Business secretary Vince Cable has announced that Royal Mail employees will be offered reduced or free shares as part of the government’s plans to privatise the organisation.
In his speech to the Liberal Democrat conference, Cable said the postal service would benefit from the largest employee share scheme resulting from any privatisation for 25 year,s with employees set to receive at least 10% of shares.
Cable said: “My colleague Ed Davey is doing valuable work promoting mutual ownership and also – as in the Royal Mail – spreading worker ownership alongside private capital.
“I want to announce today that employees in Royal Mail will benefit from the largest employee share scheme of any privatisation for 25 years. The Liberal Democrats were the first and only party to call for an employee stake and we are now implementing it in government. The Post Office is not for sale. There will be no programme of closures as there were under Labour.”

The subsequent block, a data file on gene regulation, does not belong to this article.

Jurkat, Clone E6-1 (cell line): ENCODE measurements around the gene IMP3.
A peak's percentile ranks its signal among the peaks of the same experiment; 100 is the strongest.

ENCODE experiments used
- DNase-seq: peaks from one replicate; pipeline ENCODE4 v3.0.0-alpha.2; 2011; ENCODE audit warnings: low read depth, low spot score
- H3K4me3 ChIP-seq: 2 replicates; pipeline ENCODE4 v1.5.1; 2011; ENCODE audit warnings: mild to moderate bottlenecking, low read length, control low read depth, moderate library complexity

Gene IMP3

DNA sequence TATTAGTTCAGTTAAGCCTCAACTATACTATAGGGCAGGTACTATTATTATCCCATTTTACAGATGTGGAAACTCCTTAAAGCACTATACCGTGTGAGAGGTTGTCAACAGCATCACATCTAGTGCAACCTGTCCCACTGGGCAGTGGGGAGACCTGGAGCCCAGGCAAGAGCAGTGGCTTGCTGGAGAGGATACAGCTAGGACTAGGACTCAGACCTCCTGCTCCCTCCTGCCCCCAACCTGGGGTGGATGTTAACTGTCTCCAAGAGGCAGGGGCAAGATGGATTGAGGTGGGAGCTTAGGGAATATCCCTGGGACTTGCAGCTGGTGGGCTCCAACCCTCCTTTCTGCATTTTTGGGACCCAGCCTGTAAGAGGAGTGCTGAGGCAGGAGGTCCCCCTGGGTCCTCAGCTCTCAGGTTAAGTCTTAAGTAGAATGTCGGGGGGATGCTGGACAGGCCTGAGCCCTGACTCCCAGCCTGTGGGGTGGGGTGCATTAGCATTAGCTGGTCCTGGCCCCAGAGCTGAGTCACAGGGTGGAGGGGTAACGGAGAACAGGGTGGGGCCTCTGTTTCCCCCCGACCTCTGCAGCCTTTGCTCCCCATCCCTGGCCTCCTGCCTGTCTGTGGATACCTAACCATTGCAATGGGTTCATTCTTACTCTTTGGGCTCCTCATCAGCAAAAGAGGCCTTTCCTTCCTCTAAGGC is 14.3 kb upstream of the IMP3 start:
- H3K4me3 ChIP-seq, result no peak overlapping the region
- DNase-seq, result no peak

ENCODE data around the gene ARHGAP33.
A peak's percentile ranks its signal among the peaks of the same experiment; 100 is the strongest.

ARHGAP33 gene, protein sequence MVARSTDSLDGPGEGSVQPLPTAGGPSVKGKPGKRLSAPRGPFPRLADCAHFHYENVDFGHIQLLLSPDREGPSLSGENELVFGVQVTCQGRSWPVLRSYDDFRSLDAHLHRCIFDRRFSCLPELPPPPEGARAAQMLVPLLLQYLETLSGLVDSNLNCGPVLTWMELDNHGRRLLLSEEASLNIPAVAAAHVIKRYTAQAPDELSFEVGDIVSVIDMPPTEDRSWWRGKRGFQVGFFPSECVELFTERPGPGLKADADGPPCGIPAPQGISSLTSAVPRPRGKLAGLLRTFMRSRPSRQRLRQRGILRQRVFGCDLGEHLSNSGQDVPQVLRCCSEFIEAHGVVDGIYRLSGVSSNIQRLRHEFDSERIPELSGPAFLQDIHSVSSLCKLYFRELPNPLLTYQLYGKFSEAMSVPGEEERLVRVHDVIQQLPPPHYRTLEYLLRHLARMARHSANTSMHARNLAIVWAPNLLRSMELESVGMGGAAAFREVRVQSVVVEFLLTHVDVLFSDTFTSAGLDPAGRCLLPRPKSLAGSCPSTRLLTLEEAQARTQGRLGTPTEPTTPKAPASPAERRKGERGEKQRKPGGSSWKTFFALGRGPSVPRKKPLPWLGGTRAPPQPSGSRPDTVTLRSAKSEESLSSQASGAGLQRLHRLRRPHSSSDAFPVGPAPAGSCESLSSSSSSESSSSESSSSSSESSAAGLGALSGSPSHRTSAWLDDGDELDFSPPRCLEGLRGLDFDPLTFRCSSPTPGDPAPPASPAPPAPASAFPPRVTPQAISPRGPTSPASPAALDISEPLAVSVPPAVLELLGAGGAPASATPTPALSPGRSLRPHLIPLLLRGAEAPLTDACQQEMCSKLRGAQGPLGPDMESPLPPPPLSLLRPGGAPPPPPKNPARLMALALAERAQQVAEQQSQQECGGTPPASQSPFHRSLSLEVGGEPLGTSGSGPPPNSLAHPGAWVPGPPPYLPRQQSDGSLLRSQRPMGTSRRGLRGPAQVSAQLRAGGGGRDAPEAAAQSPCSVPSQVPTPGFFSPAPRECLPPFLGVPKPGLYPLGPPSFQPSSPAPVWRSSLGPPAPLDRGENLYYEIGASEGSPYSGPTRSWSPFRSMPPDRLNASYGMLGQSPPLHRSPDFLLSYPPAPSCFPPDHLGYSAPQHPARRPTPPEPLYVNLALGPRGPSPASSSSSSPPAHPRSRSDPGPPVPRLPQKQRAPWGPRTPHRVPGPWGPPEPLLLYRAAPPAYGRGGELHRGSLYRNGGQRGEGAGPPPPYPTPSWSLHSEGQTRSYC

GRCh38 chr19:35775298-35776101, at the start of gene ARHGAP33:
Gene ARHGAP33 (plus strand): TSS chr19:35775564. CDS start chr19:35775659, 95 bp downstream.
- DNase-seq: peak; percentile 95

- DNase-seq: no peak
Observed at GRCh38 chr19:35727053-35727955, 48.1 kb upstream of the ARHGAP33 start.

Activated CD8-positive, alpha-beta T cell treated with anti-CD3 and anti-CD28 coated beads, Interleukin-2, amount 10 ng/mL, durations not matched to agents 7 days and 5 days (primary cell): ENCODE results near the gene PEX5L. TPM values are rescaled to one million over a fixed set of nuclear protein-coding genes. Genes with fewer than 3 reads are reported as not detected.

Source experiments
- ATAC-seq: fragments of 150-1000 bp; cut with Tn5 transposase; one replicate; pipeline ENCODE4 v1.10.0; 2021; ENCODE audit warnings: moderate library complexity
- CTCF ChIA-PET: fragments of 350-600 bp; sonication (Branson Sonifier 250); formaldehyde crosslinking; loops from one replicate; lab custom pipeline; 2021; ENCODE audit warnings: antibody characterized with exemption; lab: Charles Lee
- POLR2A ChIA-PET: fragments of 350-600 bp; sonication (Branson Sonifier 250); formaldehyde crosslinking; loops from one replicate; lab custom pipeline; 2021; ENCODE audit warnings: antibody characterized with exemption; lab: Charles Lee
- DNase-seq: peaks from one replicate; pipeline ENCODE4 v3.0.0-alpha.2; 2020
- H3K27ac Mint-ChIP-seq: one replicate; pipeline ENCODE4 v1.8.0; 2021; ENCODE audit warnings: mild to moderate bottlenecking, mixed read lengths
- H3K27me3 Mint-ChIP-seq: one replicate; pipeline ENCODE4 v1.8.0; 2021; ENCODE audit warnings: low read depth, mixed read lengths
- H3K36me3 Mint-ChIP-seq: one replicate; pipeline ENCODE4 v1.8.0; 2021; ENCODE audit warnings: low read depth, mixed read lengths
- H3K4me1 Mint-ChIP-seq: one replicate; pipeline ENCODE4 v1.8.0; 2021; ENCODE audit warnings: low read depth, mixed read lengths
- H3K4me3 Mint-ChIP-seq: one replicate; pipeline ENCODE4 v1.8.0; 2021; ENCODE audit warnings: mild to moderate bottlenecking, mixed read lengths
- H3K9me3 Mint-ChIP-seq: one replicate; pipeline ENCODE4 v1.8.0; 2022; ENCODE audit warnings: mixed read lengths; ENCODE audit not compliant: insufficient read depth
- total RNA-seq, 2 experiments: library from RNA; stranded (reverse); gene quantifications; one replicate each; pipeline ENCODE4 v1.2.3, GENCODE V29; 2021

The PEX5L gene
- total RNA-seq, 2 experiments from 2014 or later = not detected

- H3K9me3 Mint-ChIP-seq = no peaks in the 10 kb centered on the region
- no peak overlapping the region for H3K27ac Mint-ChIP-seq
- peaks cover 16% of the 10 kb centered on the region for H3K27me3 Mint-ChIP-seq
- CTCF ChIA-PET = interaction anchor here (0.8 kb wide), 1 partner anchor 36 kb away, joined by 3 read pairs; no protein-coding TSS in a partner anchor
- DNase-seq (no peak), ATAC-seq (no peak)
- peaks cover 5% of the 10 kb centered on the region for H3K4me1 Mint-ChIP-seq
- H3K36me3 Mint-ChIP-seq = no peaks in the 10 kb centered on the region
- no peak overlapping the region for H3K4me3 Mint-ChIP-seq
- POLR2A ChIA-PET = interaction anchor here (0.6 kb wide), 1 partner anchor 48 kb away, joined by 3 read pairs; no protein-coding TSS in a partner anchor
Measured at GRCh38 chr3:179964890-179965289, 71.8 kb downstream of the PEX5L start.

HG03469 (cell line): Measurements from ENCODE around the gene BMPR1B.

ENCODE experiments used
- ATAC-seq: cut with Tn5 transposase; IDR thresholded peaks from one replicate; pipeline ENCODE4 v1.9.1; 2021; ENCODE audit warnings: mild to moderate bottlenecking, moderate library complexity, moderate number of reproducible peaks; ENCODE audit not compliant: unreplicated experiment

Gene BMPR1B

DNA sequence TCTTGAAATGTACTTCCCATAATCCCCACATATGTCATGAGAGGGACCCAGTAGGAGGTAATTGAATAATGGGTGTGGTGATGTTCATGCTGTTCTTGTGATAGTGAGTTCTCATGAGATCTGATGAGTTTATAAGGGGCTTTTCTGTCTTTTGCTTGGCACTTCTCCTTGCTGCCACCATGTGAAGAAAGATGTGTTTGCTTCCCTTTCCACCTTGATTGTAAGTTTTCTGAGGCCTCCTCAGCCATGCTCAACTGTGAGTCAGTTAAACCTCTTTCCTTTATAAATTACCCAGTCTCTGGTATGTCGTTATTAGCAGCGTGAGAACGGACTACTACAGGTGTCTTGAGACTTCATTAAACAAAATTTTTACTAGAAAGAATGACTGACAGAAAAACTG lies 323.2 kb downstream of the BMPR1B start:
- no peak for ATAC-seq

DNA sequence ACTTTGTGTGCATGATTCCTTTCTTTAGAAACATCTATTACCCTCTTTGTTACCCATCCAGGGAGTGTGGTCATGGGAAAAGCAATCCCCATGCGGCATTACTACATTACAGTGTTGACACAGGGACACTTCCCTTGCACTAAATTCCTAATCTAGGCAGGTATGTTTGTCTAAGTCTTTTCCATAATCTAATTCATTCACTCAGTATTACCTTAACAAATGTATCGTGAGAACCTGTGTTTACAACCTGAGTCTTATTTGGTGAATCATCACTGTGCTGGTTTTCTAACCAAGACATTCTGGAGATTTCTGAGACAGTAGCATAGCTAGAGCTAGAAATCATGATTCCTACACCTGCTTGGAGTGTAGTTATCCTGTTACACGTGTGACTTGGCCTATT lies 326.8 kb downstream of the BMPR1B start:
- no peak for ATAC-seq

The Employee Share Ownership Centre (ESOP) welcomed Cable’s announcement but believe employees should receive more than 10% of shares.
Malcolm Hurlston, chairman of ESOP, said: “Change is coming to Royal Mail. It is of huge importance that employees have a significant stake to ensure the ethos of the service is preserved. Previous employees share models in privatisations have followed the BT model too slavishly but this must be avoided with Royal Mail.
“However, other models have been deployed where the employees received more meaningful stakes. Under the demunicipalisation model used for bus companies, employees received as much as half of the business.”
The Communication Workers Union (CWU) has condemned the offer of shares as patronising. The union’s general secretary Billy Hayes, said: “Any offer of shares to employees is deeply patronising for people have invested their working lives in this public service. The British public currently owns 100% of Royal Mail and now 90% is to be sold off to the banks and financial institutions that have created Britain’s current financial crisis.”
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